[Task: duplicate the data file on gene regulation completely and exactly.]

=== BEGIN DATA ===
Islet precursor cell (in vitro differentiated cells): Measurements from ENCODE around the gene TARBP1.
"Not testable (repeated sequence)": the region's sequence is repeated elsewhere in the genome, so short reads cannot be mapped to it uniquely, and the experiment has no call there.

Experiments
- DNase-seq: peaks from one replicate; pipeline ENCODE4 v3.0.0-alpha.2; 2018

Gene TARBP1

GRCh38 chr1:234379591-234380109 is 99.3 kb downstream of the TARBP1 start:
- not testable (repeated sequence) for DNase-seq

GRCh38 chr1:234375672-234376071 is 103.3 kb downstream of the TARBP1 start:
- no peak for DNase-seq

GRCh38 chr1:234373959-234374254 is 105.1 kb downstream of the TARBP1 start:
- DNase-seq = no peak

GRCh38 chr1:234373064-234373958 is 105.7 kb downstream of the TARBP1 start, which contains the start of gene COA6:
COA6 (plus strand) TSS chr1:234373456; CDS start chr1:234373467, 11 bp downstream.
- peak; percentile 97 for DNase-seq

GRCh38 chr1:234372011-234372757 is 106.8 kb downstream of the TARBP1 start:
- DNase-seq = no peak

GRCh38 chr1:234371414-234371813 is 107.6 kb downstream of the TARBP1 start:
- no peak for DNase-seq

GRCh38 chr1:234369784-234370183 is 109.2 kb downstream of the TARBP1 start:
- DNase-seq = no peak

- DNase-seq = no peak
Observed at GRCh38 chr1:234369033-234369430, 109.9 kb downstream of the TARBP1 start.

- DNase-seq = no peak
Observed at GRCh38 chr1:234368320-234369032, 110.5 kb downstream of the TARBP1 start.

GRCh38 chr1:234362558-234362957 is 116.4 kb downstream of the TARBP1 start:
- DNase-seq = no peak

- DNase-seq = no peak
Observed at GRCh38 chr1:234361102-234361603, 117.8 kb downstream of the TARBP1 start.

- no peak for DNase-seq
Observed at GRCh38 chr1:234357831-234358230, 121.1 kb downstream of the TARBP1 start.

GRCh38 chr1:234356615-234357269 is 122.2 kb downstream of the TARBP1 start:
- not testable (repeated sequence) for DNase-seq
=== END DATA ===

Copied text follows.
Islet precursor cell (in vitro differentiated cells): Measurements from ENCODE around the gene TARBP1.
"Not testable (repeated sequence)": the region's sequence is repeated elsewhere in the genome, so short reads cannot be mapped to it uniquely, and the experiment has no call there.

Experiments
- DNase-seq: peaks from one replicate; pipeline ENCODE4 v3.0.0-alpha.2; 2018

Gene TARBP1

GRCh38 chr1:234379591-234380109 is 99.3 kb downstream of the TARBP1 start:
- not testable (repeated sequence) for DNase-seq

GRCh38 chr1:234375672-234376071 is 103.3 kb downstream of the TARBP1 start:
- no peak for DNase-seq

GRCh38 chr1:234373959-234374254 is 105.1 kb downstream of the TARBP1 start:
- DNase-seq = no peak

GRCh38 chr1:234373064-234373958 is 105.7 kb downstream of the TARBP1 start, which contains the start of gene COA6:
COA6 (plus strand) TSS chr1:234373456; CDS start chr1:234373467, 11 bp downstream.
- peak; percentile 97 for DNase-seq

GRCh38 chr1:234372011-234372757 is 106.8 kb downstream of the TARBP1 start:
- DNase-seq = no peak

GRCh38 chr1:234371414-234371813 is 107.6 kb downstream of the TARBP1 start:
- no peak for DNase-seq

GRCh38 chr1:234369784-234370183 is 109.2 kb downstream of the TARBP1 start:
- DNase-seq = no peak

- DNase-seq = no peak
Observed at GRCh38 chr1:234369033-234369430, 109.9 kb downstream of the TARBP1 start.

- DNase-seq = no peak
Observed at GRCh38 chr1:234368320-234369032, 110.5 kb downstream of the TARBP1 start.

GRCh38 chr1:234362558-234362957 is 116.4 kb downstream of the TARBP1 start:
- DNase-seq = no peak

- DNase-seq = no peak
Observed at GRCh38 chr1:234361102-234361603, 117.8 kb downstream of the TARBP1 start.

- no peak for DNase-seq
Observed at GRCh38 chr1:234357831-234358230, 121.1 kb downstream of the TARBP1 start.

GRCh38 chr1:234356615-234357269 is 122.2 kb downstream of the TARBP1 start:
- not testable (repeated sequence) for DNase-seq